Jan 15, 2010
If you hit the hay wondering where the day went, or if you regularly feel you can't get everything that needs doing, take a hard look at your schedule.
It's common for parenting magazines to suggest a specific schedule for new babies. (Feed at 6 am, bathe at 7 am, tummy time at 7:30 am, and so on.) But kids of all ages respond well to a schedule - and so do busy adults.
This is not to say your schedule should be set in stone. Stuff happens that will interfere from time to time. The trick is to be flexible, but still make an effort to meet your schedule. And if your schedule isn't working for you, you should be willing to rearrange it.
By way of an example, here's my morning schedule:
-- Wake up with baby, usually about 7 am; greet my preschooler and let her get out of bed.
-- Feed baby his bottle right away. Get hubby out the door for work.
-- Make tea for myself.
-- Read to the children (mostly my preschooler), starting with the children's Bible, until about 8:30 am.
-- Prepare breakfast and eat with the children.
-- Dress the children and myself.
-- Play time!
-- Start homeschooling no later than 10 am, putting baby down for a nap first, if he seems sleepy.
-- Begin preparing lunch no later than 11:50 am.
-- Lunch on the table by noon.
-- Eat with kids and hubby by 12:10 pm.
If I don't have this schedule, my mornings whiz by and nothing seems to get accomplished. But the schedule can easily change as needed. For example, if I need extra work time, I might work as the kids play after breakfast. Or if the kids need baths, they do this in the "play time" part of the schedule. And some mornings, the kids wiggle through reading so much I let them play for a bit before breakfast.
When scheduling, start with the essentials, like meals, dressing, and Bible and worship time. Then fill in as you can. If you find there aren't enough hours in the day to get everything done, something's gotta go. It can be difficult to trim your schedule; there are plenty of worthy activities to get involved in. But for you and your family's sanity, it makes sense to cut back on things you really don't have time for.
On the other hand, it is essential to schedule in some quiet time for yourself. You don't need hours to relax or pray, but you do need at least a half hour a day. Some moms like to take it in ten minute snatches here and there throughout the day, while others prefer to take their quiet time all at once. Try both, decide which works better for you, and make sure you schedule for it.
You owe it to yourself - and to your family.
Dec 7, 2009
Boy, do I rely heavily on the Internet. I get all my news there, keep in touch with friends there, and use it as a constant encyclopedia of knowledge. During my time without internet, I wanted to look up a conversion for cooking, how ballerinas stand on their toes (for my four year old), what books were available on a particular topic, and a myriad of other trivia.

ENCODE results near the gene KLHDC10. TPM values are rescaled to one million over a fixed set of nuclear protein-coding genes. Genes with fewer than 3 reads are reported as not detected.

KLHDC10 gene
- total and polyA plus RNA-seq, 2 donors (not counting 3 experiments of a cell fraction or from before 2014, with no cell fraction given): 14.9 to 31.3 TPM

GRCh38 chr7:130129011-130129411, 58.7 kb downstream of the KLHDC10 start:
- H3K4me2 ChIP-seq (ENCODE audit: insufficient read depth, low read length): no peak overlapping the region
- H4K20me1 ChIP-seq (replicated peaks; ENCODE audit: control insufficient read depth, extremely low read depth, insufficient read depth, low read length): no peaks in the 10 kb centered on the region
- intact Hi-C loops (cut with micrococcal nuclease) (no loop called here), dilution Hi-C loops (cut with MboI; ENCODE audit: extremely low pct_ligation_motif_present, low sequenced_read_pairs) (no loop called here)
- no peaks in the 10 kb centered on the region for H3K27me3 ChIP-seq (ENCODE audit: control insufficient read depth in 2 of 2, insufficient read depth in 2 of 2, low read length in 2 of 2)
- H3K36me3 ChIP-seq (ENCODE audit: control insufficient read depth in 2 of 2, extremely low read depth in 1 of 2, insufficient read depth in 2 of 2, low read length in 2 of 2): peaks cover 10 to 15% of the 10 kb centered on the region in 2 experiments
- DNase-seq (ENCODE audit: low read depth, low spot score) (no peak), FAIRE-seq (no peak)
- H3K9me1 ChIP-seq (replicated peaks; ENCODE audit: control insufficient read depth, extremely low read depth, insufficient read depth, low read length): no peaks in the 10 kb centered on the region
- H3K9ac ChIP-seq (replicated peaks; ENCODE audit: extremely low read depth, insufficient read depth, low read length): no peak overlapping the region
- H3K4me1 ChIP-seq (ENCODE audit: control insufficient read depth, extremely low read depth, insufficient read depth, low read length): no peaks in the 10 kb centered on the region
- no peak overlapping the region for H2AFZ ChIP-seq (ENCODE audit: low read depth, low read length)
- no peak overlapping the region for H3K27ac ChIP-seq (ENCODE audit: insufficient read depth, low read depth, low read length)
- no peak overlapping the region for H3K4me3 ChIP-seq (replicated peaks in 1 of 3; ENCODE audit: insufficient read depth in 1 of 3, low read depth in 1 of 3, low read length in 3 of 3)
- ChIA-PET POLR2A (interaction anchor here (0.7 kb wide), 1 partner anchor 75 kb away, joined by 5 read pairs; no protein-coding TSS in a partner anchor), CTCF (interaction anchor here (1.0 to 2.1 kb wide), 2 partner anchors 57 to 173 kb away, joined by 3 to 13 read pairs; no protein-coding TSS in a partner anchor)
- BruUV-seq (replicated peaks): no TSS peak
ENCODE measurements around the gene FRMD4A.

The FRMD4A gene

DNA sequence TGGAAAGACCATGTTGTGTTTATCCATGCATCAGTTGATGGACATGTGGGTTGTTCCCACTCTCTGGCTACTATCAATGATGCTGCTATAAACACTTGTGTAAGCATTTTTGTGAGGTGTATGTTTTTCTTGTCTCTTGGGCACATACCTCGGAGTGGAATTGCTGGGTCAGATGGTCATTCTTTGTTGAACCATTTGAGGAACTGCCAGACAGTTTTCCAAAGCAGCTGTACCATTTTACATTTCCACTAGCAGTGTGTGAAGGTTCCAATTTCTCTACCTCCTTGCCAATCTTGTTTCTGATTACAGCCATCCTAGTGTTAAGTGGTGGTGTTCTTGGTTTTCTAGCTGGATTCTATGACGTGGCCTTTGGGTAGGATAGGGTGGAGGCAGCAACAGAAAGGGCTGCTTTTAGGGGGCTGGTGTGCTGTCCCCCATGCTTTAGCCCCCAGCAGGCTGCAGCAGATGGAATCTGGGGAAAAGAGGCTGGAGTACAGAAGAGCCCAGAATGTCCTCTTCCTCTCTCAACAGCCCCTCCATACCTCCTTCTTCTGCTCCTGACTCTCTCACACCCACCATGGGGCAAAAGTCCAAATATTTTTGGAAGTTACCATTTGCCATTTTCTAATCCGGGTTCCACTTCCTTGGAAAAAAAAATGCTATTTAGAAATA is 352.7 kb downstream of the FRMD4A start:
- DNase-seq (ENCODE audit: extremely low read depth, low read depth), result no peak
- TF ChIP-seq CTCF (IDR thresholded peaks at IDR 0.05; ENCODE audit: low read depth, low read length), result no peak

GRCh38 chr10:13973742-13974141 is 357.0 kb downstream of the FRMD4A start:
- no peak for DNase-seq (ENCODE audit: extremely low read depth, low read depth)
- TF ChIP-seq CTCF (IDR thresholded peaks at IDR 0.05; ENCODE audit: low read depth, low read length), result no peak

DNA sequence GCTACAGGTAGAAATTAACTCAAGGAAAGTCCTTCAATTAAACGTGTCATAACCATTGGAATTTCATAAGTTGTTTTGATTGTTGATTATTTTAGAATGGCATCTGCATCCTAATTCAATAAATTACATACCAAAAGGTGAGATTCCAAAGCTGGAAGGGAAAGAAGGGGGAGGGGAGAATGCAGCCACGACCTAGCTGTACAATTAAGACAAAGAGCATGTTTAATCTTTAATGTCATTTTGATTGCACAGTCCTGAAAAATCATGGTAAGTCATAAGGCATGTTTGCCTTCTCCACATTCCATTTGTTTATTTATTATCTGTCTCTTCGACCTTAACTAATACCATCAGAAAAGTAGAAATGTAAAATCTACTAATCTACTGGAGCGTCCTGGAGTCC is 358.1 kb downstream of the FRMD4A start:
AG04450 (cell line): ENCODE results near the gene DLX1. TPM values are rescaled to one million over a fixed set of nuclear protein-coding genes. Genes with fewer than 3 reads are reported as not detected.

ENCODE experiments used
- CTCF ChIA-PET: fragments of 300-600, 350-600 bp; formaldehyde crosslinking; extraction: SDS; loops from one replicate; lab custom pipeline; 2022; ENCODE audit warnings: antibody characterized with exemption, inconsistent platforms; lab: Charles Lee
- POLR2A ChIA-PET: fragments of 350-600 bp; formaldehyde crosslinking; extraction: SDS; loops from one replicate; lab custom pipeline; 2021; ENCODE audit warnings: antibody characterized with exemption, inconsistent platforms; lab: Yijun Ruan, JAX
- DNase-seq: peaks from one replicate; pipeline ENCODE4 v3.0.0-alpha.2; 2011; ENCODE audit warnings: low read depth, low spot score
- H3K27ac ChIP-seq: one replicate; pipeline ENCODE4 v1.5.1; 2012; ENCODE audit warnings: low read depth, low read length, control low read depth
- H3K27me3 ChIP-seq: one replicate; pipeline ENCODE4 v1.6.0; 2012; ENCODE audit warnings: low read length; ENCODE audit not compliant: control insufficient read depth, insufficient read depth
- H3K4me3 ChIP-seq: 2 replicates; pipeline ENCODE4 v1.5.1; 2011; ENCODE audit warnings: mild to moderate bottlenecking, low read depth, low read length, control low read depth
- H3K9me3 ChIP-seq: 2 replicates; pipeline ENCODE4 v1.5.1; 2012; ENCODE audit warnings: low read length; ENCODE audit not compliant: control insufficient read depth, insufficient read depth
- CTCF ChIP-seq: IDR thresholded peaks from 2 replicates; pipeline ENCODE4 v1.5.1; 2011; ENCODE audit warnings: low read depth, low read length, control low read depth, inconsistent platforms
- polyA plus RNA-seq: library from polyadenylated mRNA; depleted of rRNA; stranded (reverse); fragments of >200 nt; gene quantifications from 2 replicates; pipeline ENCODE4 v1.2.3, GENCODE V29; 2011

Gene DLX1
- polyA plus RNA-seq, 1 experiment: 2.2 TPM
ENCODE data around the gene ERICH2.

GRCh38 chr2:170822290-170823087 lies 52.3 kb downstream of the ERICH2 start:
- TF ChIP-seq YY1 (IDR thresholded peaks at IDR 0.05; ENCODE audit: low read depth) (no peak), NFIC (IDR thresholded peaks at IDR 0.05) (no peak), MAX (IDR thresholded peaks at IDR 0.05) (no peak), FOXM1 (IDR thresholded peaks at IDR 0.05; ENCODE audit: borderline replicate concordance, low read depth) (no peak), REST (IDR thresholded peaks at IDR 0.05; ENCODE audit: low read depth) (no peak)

But, most importantly, most of my paycheck comes from working online. (I write articles for a well known website.)
Despite these inconveniences, I greatly enjoyed my break from the computer. Even though I knew I’d have to make up for my missing income later, I was joyous. For the first time in over a year, I could spend my days focused on my children, my husband, and my household. No more stress, no more scrambling to make everyone’s schedule fit around my work time, no more trying to keep my children occupied and happy while I worked.
I loved every moment of last week. And my family appreciated having my full attention, too.
Even though I’d absolutely love to be “just” a mother and wife, this is not an option in our household. But after praying on it and discussing it with my husband, I’ve decided to radically change the way I work. Instead of taking time away from my children in order to earn money, I’ve decided to work when they are asleep. Ideally, I’d get up earlier in the morning, before anyone else was awake. I may try this as a backup plan, but experience tells me I require plenty of sleep; if I don’t get enough, I not only feel rotten, but I tend to be grumpy and impatient with my family.
So I’m going to try working after the kids go to bed at night. I already feel I get too little time with my hubby, but we thought we’d try working side by side in the evenings for no more than two hours. We’ll be together, although not focused on each other. I’m excited to try this method out, and I hope it will greatly improve my life and the lives of my family.
Why am I telling you all this? Because I wonder if there is some area of your life that’s making you less content than you could be. You may feel there’s no way to change that aspect of your life – but I encourage you to pray on it, anyway, with an open heart and mind. God loves us, and wants us to find contentment in life, even when (especially when!) things aren’t going exactly as we’d like. Perhaps with prayer and some creative thinking, you can make small changes to improve your life, too.